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J Pharm Sci. 2010 Apr;99(4):2080-9. doi: 10.1002/jps.21951.

Limitations of amorphous content quantification by isothermal calorimetry using saturated salt solutions to control relative humidity: alternative methods.

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Department of industrial pharmacy, formulation and pharmaceutical engineering, INSERM U877 school of pharmacy, Joseph Fourier University, Grenoble, France.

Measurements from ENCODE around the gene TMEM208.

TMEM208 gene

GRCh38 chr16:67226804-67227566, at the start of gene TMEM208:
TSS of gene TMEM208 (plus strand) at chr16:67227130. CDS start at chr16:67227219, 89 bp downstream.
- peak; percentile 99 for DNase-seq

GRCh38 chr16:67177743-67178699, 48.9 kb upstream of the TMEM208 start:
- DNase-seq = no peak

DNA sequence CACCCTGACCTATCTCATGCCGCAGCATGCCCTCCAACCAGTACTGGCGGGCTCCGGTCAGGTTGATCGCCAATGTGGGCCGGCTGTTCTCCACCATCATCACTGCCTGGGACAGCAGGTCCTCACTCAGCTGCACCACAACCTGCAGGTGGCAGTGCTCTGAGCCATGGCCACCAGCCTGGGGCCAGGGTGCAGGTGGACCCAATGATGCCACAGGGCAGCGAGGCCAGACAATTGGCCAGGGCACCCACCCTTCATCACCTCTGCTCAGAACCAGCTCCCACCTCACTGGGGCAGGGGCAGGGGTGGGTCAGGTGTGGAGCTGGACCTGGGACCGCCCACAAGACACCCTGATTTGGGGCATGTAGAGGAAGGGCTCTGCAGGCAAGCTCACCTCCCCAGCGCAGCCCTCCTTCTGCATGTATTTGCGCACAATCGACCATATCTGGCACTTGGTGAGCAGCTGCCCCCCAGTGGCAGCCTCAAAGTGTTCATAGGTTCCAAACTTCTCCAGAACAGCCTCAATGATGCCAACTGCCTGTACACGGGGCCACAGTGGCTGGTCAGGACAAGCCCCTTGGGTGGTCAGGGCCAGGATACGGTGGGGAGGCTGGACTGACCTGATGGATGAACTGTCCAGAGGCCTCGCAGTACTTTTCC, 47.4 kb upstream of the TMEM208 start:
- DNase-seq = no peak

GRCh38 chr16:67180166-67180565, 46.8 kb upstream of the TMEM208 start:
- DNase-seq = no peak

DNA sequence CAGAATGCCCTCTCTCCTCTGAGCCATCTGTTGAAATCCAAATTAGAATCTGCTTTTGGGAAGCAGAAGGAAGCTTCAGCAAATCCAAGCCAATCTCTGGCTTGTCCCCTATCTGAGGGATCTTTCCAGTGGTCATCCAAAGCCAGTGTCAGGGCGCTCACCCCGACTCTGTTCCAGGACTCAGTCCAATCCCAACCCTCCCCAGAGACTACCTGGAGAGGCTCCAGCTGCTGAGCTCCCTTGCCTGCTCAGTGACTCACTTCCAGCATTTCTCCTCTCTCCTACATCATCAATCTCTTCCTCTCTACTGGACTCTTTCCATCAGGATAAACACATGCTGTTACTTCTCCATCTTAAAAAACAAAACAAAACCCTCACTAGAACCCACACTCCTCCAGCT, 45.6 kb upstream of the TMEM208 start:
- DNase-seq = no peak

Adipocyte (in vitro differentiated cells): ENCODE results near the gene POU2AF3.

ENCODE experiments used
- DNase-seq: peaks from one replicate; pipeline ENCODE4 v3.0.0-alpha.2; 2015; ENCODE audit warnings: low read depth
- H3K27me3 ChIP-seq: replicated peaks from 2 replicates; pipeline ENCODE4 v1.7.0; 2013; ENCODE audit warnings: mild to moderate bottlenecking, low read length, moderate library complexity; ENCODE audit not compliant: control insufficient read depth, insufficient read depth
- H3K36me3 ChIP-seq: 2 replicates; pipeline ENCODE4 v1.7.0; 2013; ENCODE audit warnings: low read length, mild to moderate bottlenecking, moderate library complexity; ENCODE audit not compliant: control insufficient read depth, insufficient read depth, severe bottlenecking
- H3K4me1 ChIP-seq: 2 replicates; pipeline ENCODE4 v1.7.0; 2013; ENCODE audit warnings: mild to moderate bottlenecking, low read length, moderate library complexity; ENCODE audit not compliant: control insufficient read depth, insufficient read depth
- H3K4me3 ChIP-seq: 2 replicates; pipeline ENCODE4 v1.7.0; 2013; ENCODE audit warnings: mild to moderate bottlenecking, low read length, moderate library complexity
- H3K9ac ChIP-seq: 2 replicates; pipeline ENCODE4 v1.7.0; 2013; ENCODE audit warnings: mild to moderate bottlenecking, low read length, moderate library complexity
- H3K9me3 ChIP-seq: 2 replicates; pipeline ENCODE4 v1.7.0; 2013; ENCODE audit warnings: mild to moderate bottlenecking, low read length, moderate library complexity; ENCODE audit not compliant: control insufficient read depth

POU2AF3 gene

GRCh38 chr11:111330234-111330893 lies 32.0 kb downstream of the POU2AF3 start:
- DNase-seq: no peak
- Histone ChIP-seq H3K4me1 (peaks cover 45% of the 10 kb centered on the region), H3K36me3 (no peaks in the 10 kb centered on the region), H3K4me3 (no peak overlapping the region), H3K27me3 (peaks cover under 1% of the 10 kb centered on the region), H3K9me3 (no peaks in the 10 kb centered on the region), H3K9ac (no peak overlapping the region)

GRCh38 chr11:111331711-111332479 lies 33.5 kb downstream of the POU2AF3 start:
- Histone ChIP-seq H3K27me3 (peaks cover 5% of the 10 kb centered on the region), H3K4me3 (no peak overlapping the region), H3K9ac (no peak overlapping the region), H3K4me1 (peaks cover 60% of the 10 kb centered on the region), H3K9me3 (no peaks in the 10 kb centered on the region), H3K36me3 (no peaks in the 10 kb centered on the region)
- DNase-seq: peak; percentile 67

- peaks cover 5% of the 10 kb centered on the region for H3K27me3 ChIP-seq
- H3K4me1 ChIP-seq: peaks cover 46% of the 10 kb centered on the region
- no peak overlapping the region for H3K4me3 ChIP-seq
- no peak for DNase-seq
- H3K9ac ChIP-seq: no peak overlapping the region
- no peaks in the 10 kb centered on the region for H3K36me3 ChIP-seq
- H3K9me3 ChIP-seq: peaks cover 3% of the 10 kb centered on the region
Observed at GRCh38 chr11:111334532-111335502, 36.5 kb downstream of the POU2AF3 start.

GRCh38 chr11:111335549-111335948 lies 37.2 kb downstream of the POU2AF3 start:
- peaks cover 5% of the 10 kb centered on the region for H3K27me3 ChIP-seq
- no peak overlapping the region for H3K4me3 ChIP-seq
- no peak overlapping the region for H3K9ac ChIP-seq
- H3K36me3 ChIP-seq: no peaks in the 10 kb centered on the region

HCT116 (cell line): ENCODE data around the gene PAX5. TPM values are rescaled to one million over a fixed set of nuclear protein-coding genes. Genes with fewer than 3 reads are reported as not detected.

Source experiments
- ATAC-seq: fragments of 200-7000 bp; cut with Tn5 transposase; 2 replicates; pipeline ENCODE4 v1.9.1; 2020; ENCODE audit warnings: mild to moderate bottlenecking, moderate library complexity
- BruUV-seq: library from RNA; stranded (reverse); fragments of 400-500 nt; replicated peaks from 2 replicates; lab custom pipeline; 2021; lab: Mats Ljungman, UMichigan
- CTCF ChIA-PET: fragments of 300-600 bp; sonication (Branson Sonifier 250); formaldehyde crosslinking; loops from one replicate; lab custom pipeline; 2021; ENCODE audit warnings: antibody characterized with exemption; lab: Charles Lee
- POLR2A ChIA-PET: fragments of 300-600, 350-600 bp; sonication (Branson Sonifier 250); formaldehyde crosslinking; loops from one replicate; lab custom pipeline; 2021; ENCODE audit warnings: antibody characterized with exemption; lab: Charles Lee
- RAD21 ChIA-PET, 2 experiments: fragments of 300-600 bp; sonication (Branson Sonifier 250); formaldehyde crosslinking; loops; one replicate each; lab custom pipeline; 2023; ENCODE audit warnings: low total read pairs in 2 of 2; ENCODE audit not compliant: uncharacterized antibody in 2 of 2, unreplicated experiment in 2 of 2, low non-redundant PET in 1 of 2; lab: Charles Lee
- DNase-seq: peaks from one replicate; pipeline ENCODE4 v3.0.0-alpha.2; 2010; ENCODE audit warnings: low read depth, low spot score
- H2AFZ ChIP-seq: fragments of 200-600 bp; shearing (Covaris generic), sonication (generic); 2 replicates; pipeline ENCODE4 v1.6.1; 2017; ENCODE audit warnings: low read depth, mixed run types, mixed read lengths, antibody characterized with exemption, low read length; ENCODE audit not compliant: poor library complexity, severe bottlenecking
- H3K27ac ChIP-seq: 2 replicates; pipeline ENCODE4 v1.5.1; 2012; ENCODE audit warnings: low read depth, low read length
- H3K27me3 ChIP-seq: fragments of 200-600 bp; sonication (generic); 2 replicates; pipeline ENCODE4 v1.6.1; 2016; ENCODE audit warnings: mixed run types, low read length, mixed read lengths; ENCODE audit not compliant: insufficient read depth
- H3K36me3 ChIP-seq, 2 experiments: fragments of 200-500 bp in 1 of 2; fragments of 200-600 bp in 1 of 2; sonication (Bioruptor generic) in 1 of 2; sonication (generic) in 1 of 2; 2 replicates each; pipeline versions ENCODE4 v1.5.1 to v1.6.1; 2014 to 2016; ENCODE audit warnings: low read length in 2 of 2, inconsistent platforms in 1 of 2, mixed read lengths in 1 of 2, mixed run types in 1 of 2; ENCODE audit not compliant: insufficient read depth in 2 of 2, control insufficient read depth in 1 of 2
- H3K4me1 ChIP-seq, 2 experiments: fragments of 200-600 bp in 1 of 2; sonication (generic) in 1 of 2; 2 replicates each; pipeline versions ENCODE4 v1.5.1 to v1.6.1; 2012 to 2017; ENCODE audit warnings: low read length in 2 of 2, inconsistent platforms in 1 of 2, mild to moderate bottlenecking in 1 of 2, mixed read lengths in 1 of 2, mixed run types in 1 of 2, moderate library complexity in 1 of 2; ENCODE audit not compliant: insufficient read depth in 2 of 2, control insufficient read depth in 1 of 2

Despite the high sensitivity of isothermal calorimetry (IC), reported measurements of amorphous content by this technique show significant variability even for the same compound. An investigation into the reasons behind such variability is presented using amorphous lactose and salbutamol sulfate as model compounds. An analysis was carried out on the heat evolved as a result of the exchange of water vapor between the solid sample during crystallization and the saline solution reservoir. The use of saturated salt solutions as means of control of the vapor pressure of water within sealed ampoules bears inherent limitations that lead in turn to the variability associated with the IC technique. We present an alternative IC method, based on an open cell configuration that effectively addresses the limitations encountered with the sealed ampoule system. The proposed approach yields an integral whose value is proportional to the amorphous content in the sample, thus enabling reliable and consistent quantifications.

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